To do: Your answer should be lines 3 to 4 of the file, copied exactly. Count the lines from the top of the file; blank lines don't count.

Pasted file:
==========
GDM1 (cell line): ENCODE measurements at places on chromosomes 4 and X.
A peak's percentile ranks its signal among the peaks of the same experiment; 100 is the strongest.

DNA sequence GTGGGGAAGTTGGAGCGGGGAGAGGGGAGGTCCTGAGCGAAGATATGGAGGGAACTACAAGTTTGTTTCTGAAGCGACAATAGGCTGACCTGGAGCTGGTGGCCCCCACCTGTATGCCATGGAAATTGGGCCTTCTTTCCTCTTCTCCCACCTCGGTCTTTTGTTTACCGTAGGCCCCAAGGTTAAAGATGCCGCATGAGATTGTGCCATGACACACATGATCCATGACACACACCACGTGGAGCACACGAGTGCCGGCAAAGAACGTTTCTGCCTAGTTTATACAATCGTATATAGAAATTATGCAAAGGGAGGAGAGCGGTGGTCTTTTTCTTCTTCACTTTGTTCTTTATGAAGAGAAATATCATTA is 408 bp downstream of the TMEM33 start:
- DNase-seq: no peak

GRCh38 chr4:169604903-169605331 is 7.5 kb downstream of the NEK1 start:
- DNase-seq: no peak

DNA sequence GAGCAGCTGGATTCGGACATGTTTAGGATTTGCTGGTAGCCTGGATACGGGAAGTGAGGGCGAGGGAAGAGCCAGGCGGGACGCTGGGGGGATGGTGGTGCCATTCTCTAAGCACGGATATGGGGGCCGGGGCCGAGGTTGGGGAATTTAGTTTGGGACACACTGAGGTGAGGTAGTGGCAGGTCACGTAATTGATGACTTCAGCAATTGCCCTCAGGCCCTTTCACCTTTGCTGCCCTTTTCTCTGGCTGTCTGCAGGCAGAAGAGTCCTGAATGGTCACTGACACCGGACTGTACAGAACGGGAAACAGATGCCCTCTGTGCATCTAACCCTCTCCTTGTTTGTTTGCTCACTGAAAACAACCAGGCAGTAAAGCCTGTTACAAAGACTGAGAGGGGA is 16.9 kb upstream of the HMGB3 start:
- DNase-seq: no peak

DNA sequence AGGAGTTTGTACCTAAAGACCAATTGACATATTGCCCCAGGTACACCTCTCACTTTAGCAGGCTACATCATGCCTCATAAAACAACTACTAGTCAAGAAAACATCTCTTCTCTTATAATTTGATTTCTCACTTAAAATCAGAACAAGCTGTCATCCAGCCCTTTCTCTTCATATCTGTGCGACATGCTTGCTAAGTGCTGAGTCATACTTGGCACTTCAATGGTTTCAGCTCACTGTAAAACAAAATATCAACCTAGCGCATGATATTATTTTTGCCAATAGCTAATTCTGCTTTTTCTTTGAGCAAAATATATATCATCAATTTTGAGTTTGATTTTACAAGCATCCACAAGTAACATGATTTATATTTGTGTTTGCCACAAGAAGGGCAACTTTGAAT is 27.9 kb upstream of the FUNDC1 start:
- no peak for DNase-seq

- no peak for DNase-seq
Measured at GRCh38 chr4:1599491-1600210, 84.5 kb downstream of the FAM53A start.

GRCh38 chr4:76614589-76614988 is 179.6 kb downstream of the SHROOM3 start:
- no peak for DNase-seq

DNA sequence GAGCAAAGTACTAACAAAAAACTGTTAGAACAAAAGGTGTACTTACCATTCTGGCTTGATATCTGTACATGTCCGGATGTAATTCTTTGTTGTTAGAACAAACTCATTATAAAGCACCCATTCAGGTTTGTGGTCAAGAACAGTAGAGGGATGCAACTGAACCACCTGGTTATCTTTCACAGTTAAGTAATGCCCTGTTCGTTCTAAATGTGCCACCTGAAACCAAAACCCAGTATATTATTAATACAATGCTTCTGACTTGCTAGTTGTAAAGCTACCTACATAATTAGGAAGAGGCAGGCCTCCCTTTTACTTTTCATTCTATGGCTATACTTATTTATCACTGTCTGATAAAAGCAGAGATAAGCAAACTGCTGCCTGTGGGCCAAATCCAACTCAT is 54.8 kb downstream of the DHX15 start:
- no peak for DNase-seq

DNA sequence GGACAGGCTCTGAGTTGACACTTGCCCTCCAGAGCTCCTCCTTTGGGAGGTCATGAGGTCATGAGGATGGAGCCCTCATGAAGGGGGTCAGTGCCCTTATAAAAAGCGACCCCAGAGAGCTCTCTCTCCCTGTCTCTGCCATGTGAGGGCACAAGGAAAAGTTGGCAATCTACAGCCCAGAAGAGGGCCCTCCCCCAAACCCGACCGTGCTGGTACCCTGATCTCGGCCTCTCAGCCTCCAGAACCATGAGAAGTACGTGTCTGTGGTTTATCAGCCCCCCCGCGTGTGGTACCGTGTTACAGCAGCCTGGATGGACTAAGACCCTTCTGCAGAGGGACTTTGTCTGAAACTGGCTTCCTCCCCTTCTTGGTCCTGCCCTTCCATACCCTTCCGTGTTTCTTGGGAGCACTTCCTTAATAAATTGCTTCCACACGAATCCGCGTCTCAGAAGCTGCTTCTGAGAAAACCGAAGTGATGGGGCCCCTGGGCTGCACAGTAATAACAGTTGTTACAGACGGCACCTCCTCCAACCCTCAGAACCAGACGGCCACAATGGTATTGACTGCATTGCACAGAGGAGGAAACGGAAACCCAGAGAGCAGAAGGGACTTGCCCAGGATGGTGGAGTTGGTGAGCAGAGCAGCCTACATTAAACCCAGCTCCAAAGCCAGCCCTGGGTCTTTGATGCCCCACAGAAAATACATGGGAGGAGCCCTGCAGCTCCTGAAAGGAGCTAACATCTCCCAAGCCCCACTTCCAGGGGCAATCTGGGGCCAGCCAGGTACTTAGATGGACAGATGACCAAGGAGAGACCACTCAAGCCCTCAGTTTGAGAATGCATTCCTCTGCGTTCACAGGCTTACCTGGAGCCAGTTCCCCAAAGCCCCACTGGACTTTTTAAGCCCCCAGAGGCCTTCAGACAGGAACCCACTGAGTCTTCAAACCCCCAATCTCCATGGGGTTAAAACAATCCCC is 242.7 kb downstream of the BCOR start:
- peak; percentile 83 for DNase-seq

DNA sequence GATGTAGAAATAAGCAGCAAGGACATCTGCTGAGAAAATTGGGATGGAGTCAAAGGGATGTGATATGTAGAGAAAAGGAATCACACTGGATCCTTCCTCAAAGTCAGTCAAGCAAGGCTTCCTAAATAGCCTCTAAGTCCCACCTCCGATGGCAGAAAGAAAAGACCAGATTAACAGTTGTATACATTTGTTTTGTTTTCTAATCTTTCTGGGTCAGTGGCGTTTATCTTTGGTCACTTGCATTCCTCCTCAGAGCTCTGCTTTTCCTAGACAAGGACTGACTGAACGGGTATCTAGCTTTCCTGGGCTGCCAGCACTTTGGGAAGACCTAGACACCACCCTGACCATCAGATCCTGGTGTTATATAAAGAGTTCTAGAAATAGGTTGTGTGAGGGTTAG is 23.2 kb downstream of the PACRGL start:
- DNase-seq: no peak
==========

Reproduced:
DNA sequence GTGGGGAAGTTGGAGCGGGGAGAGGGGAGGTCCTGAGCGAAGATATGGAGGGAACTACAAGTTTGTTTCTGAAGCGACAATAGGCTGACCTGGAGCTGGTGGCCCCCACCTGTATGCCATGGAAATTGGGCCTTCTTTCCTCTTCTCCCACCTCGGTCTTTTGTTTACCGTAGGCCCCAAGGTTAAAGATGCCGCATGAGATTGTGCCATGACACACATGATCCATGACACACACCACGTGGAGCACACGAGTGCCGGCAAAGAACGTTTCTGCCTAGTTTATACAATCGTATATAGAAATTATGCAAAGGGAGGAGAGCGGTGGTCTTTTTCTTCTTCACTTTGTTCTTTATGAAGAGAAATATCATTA is 408 bp downstream of the TMEM33 start:
- DNase-seq: no peak